We can hold our heads high, because we fight this CRPS battle daily. We are among the strongest people on earth. Keep up the good work soldiers. Stay strong. Have hope that love for ourselves, for life, and for others will conquer our pain.
When we are first diagnosed, we can feel like we were given a non-death death sentence. CRPS is this thing that we’d almost wished we were diagnosed with something terminal instead. It has been dubbed “the suicide disease” for a reason. And it sucks!
To make it harder, the people around us are thinking and saying, “It could be worse.” And if you are anything like me, you wanted to smack them upside the head.
Well, after six-years I finally believe them.
Here’s what I did, and of course, just because I did it doesn’t mean you have to. It’s morbid, I admit. And I don’t recommend it for the faint of heart.
Here it is: I started watching TV, documentary films and online videos of death and disease.
At first, I thought something must be wrong with me to want to see this stuff, but it made me feel like “it could be worse.” I started to say it to myself throughout the day. “It could be worse” became my mantra and a reminder to live life for the living (In other words, it’s not about me.).
Much of the death and disease out there is hard to watch or hear. And many people will say that it’s worse to put negative imagery and words into our heads. Trust me, I agree that we need to stay positive but with CRPS there’s only so much positivity we can take when faced with such a horrible and torturous condition. Notice the but, it’s very likely that we can also feel that “it could be worse” when we focus on the positive only. So, don’t try this at home unless you feel you can handle it. Personally, I used to watch some cops-n-robbers stuff before I was diagnosed, so the leap to the macabre was not too far.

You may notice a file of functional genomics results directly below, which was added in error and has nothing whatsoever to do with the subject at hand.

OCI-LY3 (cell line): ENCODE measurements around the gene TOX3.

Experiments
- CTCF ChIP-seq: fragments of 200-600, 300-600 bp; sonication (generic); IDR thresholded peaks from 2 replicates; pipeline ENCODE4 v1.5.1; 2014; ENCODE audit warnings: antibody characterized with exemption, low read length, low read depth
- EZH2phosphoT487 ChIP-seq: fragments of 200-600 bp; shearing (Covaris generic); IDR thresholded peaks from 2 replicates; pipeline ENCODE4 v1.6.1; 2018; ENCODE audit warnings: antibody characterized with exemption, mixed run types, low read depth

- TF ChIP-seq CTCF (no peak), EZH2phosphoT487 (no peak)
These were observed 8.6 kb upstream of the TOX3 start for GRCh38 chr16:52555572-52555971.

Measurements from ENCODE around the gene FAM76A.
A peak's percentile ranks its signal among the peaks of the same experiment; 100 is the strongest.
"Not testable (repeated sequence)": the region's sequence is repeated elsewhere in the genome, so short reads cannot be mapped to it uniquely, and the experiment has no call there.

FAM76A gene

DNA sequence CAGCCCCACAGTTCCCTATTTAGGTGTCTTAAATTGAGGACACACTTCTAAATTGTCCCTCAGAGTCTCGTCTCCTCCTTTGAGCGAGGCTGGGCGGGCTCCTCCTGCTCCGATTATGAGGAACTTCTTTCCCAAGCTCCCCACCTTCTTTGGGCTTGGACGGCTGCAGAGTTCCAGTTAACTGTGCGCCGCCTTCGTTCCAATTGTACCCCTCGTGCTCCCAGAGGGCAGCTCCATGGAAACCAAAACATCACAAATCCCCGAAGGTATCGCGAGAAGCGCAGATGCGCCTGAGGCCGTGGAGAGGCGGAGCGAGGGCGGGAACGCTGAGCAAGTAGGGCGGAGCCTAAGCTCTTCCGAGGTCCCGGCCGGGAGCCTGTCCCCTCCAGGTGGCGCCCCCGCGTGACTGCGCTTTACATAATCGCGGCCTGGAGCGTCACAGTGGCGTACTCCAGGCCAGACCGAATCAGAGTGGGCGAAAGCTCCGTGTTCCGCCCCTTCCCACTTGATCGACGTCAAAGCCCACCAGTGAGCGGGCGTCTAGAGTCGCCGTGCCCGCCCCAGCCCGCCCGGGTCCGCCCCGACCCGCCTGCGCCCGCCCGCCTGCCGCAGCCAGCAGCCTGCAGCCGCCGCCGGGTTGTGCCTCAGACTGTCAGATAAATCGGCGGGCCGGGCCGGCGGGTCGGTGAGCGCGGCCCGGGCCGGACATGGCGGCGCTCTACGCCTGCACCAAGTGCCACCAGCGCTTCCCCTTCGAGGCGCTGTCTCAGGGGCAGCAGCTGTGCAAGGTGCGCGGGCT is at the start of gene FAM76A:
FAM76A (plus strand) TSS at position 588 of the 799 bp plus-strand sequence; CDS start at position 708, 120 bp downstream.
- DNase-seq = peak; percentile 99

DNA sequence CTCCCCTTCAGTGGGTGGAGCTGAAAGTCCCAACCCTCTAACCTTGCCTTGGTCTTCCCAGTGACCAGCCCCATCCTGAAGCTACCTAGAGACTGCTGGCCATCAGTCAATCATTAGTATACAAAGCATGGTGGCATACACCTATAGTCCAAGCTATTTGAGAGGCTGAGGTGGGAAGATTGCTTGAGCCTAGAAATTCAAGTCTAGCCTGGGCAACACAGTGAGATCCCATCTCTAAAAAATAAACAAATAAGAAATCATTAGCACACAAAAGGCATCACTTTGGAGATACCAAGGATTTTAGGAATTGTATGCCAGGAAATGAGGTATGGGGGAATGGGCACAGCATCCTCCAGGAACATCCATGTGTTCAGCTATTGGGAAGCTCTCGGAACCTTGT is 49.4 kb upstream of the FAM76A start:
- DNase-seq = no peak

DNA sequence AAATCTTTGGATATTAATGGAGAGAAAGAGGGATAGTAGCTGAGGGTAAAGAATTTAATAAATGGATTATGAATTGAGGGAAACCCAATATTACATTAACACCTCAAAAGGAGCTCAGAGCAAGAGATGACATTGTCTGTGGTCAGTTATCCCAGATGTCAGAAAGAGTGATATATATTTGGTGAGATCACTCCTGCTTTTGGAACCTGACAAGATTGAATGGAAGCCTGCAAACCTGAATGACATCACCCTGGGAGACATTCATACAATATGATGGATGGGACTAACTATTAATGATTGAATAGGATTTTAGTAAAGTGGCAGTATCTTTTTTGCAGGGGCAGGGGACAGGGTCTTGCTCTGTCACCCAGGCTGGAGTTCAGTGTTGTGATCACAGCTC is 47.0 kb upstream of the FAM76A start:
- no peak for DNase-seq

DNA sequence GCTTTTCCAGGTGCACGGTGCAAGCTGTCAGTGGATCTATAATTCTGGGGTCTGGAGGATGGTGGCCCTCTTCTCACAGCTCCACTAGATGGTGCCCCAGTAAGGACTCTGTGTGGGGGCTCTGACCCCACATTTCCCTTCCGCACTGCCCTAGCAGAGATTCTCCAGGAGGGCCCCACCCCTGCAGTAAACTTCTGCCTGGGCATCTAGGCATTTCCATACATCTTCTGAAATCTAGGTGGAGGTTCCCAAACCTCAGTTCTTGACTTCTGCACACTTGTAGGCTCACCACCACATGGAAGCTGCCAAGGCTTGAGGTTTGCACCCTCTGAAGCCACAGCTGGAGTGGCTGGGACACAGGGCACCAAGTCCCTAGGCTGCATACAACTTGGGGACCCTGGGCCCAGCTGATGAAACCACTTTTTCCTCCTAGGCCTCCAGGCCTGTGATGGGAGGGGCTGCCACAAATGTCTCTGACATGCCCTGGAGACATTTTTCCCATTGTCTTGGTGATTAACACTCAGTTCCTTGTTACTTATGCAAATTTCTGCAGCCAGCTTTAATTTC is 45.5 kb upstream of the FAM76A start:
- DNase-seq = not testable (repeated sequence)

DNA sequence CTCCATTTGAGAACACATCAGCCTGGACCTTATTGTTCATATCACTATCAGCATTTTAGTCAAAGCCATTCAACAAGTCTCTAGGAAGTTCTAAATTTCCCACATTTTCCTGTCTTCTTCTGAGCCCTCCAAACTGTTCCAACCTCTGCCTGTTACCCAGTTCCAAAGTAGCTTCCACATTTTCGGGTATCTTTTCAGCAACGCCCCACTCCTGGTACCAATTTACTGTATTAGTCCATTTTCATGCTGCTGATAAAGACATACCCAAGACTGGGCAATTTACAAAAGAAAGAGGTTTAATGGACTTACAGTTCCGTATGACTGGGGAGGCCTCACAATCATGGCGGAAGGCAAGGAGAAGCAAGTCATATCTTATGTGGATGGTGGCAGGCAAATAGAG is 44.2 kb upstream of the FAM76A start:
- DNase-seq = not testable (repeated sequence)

CRPS pain wears us down over time. It’s so incredibly hard to deal with let alone function effectively in our lives. It’s so hard that we can become depressed and suicidal. There’s SO much that we lose. I had to grieve the life I thought I was going to have, and it has been hard to reinsert myself into life as healthily as I possibly can. I’ve had to redefine myself and find meaning in life with CRPS. No easy task but I’m living proof that it’s possible.
Keep on keepin’ on,
P.S.: Let’s stick together in this. How do you cope and hope with CRPS in your life?
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